Review by Richard B Kamins for Step Tempest
I lose count of the many recordings that are graced by the presence of trumpeter Alex Sipiagin. Over the past decade, he’s released 10 as a leader on Criss Cross (not to forget 2 recordings with OPUS 5) plus several more on other labels. As a sideman, he’s worked and recorded with Conrad Herwig, Dave Holland, the Mingus Big Band/Dynasty/Orchestra and many others. His new CD, “From Reality and Back” appears on Gonzalo Rubalcaba‘s 5 Passion label. He’s gathered quite a unit, with the head of the label on acoustic and electric pianos, Mr. Holland (bass, of course), Seamus Blake(tenor saxophone) and Antonio Sanchez (drums), all leaders in their own right. The program features 7 Sipiagin originals plus a new piece from Pat Metheny composed specifically for this project. The Metheny piece “Dream Seen Later“, is a lovely ballad on which Blake and Sipiagin share the melody while the rhythm section rises and falls gently beneath them. Sipiagin’s solo is, by turns, emotionally strong and contemplative while Blake plays a bluesy solo that shows great restraint. The title track opens with a quiet solo piano melody – when the rest of the band enters, the melody line features a smart arrangement where the saxophone and trumpet pay in unison and then split in a call-and-response only to come back together. The song has the feel of a mid-1960s Herbie Hancock composition. The musicians really dig into “End Of…” with Rubalcaba, Sanchez and Holland in the driver’s seat. Sipiagin and Blake push back against that rush of rhythm and the tension created is irresistible.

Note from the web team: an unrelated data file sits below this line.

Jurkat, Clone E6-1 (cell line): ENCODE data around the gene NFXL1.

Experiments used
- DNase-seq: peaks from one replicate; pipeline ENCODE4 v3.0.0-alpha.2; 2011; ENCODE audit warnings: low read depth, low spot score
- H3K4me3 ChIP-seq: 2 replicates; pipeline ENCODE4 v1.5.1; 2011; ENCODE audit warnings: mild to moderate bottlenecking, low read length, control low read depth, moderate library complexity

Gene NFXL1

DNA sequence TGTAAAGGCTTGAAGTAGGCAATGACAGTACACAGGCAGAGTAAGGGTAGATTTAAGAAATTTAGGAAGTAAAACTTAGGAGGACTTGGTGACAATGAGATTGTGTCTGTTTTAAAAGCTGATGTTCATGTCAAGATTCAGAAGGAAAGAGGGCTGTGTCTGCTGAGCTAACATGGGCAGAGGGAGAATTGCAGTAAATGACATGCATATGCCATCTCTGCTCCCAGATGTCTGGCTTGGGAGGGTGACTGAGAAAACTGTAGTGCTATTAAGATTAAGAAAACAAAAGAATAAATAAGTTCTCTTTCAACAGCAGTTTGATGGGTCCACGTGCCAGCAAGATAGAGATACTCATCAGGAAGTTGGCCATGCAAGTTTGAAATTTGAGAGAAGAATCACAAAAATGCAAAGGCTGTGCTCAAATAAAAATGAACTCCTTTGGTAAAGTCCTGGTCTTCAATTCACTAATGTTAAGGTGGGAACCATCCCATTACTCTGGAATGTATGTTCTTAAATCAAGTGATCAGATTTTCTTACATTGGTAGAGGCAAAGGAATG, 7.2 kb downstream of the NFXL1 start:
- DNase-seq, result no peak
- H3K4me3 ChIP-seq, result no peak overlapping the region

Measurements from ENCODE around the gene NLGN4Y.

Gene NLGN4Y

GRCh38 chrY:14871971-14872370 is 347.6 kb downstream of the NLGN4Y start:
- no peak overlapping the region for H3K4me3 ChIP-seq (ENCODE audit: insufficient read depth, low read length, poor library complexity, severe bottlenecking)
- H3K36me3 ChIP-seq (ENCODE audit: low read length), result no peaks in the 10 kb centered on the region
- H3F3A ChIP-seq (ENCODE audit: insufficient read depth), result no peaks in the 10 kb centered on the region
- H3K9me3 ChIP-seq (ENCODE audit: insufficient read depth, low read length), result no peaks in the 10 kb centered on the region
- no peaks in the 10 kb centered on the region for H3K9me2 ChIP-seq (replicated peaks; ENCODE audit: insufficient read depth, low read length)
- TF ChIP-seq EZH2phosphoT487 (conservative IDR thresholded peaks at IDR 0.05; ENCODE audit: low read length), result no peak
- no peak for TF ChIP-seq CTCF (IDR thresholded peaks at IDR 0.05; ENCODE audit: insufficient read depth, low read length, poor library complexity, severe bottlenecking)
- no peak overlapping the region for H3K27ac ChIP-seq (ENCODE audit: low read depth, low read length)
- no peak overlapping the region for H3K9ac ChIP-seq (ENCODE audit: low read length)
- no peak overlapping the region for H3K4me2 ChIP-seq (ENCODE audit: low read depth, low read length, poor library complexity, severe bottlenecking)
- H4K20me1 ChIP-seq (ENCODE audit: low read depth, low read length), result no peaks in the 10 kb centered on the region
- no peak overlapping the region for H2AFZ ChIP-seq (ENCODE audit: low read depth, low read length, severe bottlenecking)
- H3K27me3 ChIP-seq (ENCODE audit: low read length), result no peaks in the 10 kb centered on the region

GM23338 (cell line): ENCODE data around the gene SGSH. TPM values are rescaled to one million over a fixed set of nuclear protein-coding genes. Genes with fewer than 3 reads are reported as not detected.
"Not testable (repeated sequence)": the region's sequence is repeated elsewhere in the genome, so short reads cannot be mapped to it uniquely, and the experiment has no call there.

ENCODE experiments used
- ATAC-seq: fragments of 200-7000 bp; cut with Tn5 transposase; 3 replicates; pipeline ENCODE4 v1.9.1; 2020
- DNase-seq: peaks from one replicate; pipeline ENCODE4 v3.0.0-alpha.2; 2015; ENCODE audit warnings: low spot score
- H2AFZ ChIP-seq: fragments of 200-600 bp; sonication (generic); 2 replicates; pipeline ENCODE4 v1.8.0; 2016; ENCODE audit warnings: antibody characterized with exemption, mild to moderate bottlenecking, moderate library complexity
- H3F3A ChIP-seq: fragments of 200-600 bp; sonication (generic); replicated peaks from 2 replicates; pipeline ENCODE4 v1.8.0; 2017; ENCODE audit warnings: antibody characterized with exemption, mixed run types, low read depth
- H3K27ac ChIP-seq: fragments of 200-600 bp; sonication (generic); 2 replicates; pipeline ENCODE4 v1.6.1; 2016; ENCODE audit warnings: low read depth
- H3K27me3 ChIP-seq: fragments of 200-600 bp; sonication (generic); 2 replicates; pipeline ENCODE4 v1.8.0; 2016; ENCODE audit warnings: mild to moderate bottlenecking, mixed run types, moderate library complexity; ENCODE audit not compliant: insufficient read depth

Holland strums the intro to “With The Tide“, Sanchez dancing between his cymbals and Sipiagin creates a smart melodic line that moves in and around the rhythms. Rubalcaba’s solo is winsome and reflective even as the drummer stokes the fire beneath him. The pianist steps back and plays a dreamy accompaniment to the trumpet and saxophone solos. Holland’s thick tones work well with Sanchez’s busy percussion, producing a feeling of buoyancy. The intertwining of trumpet and saxophone at the onset of “The Maze“paints an aural picture of someone scurrying about trying not to get stuck. As the trumpet solo begins, the tension of the opening resolves and the music dances forward.
Theres a feeling of relaxed urgency on “From Reality and Back“; that’s not to say there is no fire in this music. Alex Sipiagin and his talented cohorts understand how to create excitement without overplaying and without flash. They can and do play with great stye and grace – you’ll hear something new each time you sit down and pay attention.